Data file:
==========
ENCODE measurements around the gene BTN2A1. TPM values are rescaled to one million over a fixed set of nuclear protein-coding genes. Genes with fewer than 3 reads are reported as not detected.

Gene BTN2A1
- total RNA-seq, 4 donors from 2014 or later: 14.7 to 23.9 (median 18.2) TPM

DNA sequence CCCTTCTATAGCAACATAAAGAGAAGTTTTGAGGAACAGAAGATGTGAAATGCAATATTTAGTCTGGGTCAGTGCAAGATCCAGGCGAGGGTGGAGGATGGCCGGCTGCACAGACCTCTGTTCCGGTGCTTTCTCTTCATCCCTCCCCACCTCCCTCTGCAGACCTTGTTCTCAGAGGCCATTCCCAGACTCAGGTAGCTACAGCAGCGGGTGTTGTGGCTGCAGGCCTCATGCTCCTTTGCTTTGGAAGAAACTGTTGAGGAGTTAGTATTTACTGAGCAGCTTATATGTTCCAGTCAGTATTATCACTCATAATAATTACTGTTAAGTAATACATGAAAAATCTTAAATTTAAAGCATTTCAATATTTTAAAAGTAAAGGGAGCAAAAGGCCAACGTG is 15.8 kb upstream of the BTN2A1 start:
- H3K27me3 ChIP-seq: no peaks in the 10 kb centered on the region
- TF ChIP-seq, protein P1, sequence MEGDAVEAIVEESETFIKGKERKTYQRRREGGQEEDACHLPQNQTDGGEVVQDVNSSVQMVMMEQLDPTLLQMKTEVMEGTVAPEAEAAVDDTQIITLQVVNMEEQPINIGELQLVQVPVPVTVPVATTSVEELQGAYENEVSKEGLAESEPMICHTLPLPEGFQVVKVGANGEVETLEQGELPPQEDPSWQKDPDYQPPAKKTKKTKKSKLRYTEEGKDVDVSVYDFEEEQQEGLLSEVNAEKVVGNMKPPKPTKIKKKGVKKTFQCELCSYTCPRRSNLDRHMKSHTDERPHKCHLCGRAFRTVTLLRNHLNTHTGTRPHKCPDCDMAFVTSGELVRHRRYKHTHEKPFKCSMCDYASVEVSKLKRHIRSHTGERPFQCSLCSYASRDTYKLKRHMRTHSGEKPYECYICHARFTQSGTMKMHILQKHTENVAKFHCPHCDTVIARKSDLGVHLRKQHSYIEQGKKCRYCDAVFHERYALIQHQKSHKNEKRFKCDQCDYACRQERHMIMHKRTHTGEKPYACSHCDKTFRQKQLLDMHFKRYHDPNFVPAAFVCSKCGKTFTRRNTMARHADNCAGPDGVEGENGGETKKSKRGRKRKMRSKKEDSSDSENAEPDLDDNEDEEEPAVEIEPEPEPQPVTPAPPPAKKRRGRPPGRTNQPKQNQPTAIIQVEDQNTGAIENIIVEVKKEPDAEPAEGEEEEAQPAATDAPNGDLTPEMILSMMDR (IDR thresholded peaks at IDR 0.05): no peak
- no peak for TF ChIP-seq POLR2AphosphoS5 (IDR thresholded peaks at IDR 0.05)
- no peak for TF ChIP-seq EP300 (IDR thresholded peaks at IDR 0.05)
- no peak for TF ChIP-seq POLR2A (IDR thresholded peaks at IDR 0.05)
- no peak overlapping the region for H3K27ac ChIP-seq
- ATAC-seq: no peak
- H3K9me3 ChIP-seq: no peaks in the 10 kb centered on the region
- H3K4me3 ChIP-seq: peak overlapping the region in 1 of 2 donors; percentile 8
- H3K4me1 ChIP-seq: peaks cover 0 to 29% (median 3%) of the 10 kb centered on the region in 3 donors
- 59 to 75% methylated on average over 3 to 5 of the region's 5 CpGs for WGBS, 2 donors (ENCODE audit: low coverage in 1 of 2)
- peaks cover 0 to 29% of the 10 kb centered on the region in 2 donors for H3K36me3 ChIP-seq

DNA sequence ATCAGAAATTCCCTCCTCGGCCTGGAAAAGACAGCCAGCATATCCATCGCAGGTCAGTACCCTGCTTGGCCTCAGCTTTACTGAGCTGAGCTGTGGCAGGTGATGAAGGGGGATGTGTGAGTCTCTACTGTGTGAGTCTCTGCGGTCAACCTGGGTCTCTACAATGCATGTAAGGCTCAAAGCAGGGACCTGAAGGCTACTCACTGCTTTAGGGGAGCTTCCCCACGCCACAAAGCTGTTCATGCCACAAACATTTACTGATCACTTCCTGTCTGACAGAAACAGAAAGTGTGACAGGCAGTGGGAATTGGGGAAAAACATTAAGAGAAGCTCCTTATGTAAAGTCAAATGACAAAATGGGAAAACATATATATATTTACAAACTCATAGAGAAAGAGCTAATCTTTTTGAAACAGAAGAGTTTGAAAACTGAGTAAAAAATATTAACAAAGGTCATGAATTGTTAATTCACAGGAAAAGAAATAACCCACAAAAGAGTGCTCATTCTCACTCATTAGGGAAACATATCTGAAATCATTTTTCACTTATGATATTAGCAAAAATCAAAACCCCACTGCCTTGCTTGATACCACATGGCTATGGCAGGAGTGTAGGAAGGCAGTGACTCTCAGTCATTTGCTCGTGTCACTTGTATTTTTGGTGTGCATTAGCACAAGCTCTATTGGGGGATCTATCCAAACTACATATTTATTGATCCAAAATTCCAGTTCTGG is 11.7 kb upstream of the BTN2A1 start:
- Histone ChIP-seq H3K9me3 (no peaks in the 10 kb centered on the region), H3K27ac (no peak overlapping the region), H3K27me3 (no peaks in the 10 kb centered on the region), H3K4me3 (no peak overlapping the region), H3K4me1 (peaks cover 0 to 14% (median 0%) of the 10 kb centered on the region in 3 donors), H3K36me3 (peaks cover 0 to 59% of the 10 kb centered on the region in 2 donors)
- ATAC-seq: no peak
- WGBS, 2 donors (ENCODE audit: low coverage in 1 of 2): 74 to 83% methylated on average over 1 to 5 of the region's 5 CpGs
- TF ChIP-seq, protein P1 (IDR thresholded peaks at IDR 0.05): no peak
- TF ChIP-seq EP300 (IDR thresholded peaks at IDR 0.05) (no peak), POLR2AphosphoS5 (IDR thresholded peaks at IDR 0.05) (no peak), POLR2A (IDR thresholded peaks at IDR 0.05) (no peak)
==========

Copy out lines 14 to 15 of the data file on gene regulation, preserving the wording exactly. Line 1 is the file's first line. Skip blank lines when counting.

- H3K4me1 ChIP-seq: peaks cover 0 to 29% (median 3%) of the 10 kb centered on the region in 3 donors
- 59 to 75% methylated on average over 3 to 5 of the region's 5 CpGs for WGBS, 2 donors (ENCODE audit: low coverage in 1 of 2)